Howdy out there in automation land! So I know it has been a while since my last blog but wow... the places and things we are doing... as I sit here this morning (early in the morning mind you)... I'm getting mentally prepared to teach a 4th Action Orchestrator boot camp to fellow Cisco engineers and partners. This is the 4th one in the past year alone.... to total about 230+ engineers having been trained on this wonderful product. It is amazing to see the excitement and drive behind this product and to be a part of the wave that it is creating.... get on the bandwagon now... do not let it pass you by!!! So let's get onto the meat of this blog and some other stuff, but first... gotta have a movie poster right? How about...
An oldie but a goodie... and on DVD no less! (Anyone under the age of 30 is probably asking what is that right now but I digress). Anyways, onto the what this blog is about. I believe you should practice what you preach. How can I teach all these engineers and you my awesome readers about AO if I'm not using it myself to make my life easier? Well that is what I have for you today. In doing these boot camps, I have students do labs and build Kubernetes from scratch, then install AO, then do workflow authoring, and finally do some adapter development. (which is super cool stuff and I plan to do some blogs on it, but that is another topic for another day). In doing that I am building small 3 noded clusters (1 master, 2 workers) and deploying those to an internal lab network I have. I also need to update the nodes with the latest information/latest versions, and all that good "update" jazz. (in CentOS the basic yum -y update command). I started to think on how I could make this easier for me because I was having to tear up and rebuild over 60 VMs for each boot camp. While I don't have them all the time... it did get to be a multi-day time sink for me and was hard to do other things(multi-task) while building them.
Enter AO. So in looking around, our labs have APIs to deploy and remove VMs (like most virtualization would). What we use is really not relevant to the discussion although you will see it in the video... we have cloud forms over VMWare. So my goal for standing up a VM was to...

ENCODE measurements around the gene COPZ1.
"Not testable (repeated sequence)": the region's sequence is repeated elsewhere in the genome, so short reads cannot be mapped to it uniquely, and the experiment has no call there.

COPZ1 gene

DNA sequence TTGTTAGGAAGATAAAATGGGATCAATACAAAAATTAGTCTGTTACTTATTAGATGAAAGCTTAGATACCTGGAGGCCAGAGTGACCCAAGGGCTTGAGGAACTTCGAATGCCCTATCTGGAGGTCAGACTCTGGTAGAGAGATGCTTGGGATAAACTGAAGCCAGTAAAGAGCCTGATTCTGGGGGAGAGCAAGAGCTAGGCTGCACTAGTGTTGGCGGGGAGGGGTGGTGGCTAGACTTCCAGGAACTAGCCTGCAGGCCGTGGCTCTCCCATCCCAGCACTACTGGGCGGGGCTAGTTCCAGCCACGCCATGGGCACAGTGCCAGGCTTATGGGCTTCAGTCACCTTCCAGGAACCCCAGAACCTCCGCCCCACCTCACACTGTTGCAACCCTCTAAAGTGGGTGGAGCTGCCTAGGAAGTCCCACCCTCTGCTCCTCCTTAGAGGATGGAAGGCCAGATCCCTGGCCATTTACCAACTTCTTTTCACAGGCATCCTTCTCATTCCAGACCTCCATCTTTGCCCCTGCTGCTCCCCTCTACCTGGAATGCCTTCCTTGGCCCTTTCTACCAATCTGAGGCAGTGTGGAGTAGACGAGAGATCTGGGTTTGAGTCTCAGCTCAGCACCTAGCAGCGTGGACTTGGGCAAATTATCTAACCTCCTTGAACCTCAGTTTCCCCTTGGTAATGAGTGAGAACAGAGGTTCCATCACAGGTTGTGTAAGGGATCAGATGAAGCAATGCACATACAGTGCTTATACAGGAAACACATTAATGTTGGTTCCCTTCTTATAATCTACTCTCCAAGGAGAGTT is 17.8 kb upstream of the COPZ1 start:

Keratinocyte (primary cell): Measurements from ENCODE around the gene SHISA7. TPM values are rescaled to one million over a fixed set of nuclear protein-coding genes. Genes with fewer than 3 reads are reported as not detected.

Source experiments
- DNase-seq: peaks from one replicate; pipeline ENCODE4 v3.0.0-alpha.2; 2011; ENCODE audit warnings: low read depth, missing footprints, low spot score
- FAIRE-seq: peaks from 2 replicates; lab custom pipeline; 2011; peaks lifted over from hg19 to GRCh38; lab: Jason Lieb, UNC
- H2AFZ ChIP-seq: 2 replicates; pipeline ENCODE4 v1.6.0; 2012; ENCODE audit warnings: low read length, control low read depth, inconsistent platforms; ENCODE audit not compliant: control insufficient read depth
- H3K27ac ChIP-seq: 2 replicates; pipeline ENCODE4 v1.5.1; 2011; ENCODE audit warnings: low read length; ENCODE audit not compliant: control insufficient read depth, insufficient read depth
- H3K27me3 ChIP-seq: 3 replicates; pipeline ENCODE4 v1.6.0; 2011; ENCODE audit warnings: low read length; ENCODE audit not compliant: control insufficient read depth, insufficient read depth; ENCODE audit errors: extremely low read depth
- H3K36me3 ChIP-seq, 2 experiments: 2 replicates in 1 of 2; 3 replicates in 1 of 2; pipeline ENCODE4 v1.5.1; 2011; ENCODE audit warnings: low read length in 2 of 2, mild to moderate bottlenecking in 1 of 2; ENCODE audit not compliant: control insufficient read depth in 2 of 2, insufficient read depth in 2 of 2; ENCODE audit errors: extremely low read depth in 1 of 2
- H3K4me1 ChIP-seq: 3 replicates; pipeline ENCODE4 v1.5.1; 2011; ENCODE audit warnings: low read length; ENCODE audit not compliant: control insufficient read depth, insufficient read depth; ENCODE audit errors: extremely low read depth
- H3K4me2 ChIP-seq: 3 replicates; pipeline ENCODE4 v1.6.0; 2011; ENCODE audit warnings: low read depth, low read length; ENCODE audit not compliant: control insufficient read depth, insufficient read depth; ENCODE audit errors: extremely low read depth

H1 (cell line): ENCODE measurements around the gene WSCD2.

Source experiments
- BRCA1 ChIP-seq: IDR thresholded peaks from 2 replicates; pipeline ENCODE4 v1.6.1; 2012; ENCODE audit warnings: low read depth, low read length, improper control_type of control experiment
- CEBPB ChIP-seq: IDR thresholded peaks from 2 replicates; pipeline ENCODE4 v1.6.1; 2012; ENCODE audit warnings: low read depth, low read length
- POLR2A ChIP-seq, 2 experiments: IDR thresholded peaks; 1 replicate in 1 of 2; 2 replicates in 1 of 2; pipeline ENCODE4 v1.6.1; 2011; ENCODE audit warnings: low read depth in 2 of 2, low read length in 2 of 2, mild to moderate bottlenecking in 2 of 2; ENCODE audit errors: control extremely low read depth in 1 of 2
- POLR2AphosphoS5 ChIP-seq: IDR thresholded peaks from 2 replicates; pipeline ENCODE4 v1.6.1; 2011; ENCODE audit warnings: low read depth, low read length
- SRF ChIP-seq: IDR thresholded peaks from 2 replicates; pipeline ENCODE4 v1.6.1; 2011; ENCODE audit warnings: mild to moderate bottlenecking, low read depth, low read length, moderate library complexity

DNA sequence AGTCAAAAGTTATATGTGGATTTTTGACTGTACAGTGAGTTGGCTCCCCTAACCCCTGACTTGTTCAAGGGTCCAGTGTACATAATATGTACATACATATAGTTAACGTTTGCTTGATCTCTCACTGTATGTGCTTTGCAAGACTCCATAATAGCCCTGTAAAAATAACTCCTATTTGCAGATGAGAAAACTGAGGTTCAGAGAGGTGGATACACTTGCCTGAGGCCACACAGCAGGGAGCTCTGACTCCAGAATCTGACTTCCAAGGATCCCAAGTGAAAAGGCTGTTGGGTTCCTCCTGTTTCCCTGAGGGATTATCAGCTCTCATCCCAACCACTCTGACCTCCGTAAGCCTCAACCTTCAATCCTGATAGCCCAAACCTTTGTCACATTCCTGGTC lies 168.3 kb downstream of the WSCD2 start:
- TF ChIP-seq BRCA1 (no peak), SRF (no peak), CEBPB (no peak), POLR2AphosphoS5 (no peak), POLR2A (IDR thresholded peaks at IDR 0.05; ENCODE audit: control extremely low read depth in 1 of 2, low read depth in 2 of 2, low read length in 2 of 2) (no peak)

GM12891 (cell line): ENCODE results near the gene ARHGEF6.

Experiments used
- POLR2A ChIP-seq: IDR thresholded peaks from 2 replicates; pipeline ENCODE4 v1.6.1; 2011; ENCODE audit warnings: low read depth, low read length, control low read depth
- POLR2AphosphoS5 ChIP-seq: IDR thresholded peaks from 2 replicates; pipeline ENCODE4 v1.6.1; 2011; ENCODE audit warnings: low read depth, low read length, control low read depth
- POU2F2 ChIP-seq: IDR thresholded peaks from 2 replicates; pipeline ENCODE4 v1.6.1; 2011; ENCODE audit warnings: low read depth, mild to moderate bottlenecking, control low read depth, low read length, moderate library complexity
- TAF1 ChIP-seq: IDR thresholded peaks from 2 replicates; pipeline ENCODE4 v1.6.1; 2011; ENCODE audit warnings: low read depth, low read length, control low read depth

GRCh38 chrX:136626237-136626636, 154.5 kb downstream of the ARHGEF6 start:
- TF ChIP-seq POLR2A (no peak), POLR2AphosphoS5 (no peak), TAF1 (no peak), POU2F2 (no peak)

Make sure the VM did not exist already
Read information about the VM I wanted from a SmartSheet via API. (SmartSheet is like Excel/Project in the cloud if you d not use it)
Take that information and use it to deploy a template VM I built prior
Wait for that VM to be ready
Login to that VM via SSH and do some basic networking and VM configuration
Change the VM IP address and restart its network. Change the IP address in my AO target dynamically and reconnect
Run the yum -y update command and then mark the VM as ready to go!
Whew! That's a lot. But it is something that is highly repeatable and makes for great automation. So I sat down and in about a day's time I was able to do it all! A complete run to build a VM takes <20 minutes and while that is going on I can be doing a bunch of other work... I was able to build up a complete cluster, practice my labs, and tear in all down in a matter of 60 minutes. The time savings has been amazing! Previously it would have taken me about 1 week to build up the full lab and that is 1 week of me actually *DOING* the work. This time it took maybe 2 days of running the Workflow in AO. Now I ran it one at a time instead of all at once, just to make sure it did what I wanted. (first time was exciting!) But in the future I'll set it to run all 20 PODs and will probably take less than a day to do all that work. The tear down... even faster. It tears down and removes all the VMs in less than a day, including proper cleanup.
Wow... so that is a lot. This blog is truly about showing you, my readers, one of the exciting and highly useful things I've been able to do with AO. It is to give you ideas and get you even more excited about automation in AO. If you have not gotten into it... contact Cisco, contact us, come see us at Cisco Live EMEA or Cisco Live US this next year. Let's get you on the AO train, because it has pulled out and has a full head of steam behind it.
Now... I wanted to show you in live action this above automation... and how I built it and walk you through it. So....
Note: It's about ~30 minutes so sit back with a nice cup of coffee and enjoy.
Standard End-O-Blog Disclaimer:
Thanks as always to all my wonderful readers and those who continue to stick with and use CPO and AO! I have always wanted to find good questions, scenarios, stories, etc... if you have a question, please ask, if you want to see more, please ask... if you have topic ideas that you want me to blog on, Please ask! I am happy to cater to the readers and make this the best blog you will find :)
AUTOMATION BLOG DISCLAIMER: As always, this is a blog and my (Shaun Roberts) thoughts on CPO, AO, CCS, orchestration, development, devops, and automation, my thoughts on best practices, and my experiences with the products and customers. The above views are in no way representative of Cisco or any of it's partners, etc. None of these views, etc are supported and this is not a place to find standard product support. If you need standard product support please do so via the current call in numbers on Cisco.com or email firstname.lastname@example.org
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